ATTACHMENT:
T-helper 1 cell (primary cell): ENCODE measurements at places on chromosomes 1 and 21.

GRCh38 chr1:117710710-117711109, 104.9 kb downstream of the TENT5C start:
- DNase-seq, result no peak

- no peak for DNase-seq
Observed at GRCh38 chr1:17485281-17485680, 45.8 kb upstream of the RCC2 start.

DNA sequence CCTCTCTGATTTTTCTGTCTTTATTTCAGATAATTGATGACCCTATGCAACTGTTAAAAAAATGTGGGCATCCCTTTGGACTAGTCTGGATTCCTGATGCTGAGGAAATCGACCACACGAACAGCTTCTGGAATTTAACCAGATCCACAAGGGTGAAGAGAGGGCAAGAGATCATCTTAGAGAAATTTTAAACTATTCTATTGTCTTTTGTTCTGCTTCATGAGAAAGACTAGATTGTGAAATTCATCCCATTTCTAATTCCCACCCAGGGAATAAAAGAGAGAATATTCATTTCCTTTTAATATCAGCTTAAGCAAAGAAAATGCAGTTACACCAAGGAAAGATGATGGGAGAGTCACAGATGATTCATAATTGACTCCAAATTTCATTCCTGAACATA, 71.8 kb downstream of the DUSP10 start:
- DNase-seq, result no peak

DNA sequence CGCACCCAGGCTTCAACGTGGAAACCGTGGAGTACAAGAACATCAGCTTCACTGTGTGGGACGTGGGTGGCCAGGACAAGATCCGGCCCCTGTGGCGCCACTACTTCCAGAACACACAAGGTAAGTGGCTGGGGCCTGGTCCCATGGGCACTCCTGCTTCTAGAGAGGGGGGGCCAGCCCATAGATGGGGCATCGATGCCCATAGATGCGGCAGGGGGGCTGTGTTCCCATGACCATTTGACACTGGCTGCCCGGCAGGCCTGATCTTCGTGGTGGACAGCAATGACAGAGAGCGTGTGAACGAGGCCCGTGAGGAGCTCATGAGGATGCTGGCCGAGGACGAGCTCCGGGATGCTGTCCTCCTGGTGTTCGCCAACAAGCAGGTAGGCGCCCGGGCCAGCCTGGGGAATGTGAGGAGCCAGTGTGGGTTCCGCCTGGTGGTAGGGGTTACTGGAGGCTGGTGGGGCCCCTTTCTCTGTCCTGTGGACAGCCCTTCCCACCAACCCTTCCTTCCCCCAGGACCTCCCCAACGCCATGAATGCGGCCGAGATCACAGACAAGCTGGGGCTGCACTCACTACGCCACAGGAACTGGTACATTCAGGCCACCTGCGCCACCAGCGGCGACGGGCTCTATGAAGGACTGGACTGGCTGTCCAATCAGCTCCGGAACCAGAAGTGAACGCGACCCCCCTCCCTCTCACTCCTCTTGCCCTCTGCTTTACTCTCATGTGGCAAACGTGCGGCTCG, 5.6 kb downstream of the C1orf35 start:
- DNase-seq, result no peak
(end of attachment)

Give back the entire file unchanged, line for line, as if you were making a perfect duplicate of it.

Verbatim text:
T-helper 1 cell (primary cell): ENCODE measurements at places on chromosomes 1 and 21.

GRCh38 chr1:117710710-117711109, 104.9 kb downstream of the TENT5C start:
- DNase-seq, result no peak

- no peak for DNase-seq
Observed at GRCh38 chr1:17485281-17485680, 45.8 kb upstream of the RCC2 start.

DNA sequence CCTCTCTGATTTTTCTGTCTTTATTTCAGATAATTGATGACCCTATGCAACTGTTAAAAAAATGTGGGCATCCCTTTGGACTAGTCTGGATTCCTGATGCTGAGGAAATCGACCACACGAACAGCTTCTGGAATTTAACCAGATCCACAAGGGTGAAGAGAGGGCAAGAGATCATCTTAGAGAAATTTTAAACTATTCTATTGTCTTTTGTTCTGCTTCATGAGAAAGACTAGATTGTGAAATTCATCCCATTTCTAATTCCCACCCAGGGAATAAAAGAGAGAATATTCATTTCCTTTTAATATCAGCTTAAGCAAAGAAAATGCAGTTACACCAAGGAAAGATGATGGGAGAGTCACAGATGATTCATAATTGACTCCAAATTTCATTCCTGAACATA, 71.8 kb downstream of the DUSP10 start:
- DNase-seq, result no peak

DNA sequence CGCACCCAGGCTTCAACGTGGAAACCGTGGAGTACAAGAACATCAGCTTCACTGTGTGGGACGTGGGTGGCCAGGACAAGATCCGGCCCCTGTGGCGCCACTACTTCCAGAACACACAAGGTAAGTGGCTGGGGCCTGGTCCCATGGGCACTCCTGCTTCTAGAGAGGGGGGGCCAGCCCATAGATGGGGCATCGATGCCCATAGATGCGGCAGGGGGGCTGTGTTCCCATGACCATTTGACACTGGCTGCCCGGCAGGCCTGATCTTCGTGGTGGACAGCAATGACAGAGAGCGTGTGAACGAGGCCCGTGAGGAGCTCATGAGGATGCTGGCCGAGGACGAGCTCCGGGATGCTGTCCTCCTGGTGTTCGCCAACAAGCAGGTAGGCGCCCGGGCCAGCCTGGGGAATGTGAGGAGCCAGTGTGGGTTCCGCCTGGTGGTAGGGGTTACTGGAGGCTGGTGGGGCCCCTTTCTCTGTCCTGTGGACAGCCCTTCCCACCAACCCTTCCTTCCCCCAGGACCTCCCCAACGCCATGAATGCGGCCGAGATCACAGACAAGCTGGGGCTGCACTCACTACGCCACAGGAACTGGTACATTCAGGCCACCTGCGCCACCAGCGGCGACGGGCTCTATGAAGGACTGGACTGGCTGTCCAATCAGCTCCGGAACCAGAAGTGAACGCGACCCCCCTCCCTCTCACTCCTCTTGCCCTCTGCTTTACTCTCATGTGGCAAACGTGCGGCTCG, 5.6 kb downstream of the C1orf35 start:
- DNase-seq, result no peak